Nepal along with other countries has already submitted its NDC report in December 2020 to implement the agreement reached to reduce greenhouse gas emissions by 2050 as per the Paris Agreement of 2015.

Radha Wagle, chief of the Climate Change Management Division, said that the issue of searching the source for the implementation of the report will also be one of the topics for the conference.

The Intergovernmental Panel on Climate Change has already warned that global warming will reach 1.5 degree celcius between 2030 and 2052 if it continues to increase the current rate.

Making public a scientific report in July, the IPCC said that the temperature will rise at this rate a decade earlier than scientists had predicted.

The report has said that melting of glaciers and mountains are the main reasons behind the increase in temperature.

According to a study carried out by the Department of Hydrology and Meteorology, the average temperature in Nepal is increasing by 0.056 degree Celsius every year. According to a study conducted in 2017, temperatures are rising by 0.086 degree Celcius in the Himalayan region and 1.7 degree Celcius in the Langtang and Imja valleys. Himalayan peaks are warming between 0.3 to 0.7oC faster than the global average.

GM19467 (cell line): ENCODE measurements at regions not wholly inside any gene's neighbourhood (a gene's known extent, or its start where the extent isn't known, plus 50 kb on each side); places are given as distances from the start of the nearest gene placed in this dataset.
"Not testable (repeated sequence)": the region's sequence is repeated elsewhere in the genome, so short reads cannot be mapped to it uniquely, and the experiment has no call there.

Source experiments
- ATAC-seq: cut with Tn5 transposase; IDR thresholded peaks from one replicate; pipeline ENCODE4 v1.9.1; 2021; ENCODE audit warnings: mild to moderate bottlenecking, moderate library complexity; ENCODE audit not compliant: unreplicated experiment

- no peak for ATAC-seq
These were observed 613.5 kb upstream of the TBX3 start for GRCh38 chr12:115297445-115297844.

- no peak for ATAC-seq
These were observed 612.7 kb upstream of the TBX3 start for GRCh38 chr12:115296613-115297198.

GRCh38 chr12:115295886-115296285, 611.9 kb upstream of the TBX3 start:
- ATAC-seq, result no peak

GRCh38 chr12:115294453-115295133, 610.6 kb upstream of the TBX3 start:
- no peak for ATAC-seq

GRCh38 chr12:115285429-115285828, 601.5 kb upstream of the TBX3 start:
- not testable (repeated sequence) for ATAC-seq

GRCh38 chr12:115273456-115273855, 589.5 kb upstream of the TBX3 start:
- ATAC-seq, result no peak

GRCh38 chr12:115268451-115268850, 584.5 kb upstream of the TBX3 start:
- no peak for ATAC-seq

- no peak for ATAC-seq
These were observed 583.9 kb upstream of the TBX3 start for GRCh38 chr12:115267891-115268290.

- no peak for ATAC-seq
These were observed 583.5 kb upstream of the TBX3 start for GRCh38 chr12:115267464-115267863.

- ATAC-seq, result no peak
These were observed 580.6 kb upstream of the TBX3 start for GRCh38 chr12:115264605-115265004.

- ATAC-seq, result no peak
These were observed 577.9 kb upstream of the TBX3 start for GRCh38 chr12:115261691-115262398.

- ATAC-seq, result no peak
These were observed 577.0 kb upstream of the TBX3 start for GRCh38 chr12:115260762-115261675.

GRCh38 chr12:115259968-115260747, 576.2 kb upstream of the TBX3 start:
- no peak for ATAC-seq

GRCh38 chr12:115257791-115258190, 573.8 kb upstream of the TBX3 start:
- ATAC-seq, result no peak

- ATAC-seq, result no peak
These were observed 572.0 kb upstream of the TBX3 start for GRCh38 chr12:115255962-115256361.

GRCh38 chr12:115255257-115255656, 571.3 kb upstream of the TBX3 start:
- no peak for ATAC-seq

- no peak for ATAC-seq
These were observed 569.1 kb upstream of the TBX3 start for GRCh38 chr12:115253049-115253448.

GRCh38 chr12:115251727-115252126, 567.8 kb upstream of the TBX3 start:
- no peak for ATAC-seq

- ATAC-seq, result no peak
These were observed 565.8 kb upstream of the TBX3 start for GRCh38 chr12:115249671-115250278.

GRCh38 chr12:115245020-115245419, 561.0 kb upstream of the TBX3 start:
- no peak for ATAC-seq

47 glacial lakes in danger of bursting

According to a study carried out by International Centre for Integrated Mountain Development (ICIMOD) and United Nations Development Programme (UNDP), 47 glacials lakes of Tibet, Nepal and India are in danger of bursting. Likewise, the study concluded that the glaciers in Langtang, Annapurna and Khubu areas are drying out gradually.

Nepal, Tibet and India have found 3,624 glaciers in the river basins.  Of the 47 lakes which are at risk of bursting, 42 are in Kosh, three in Gandaki and two in Karnali river basins of Nepal.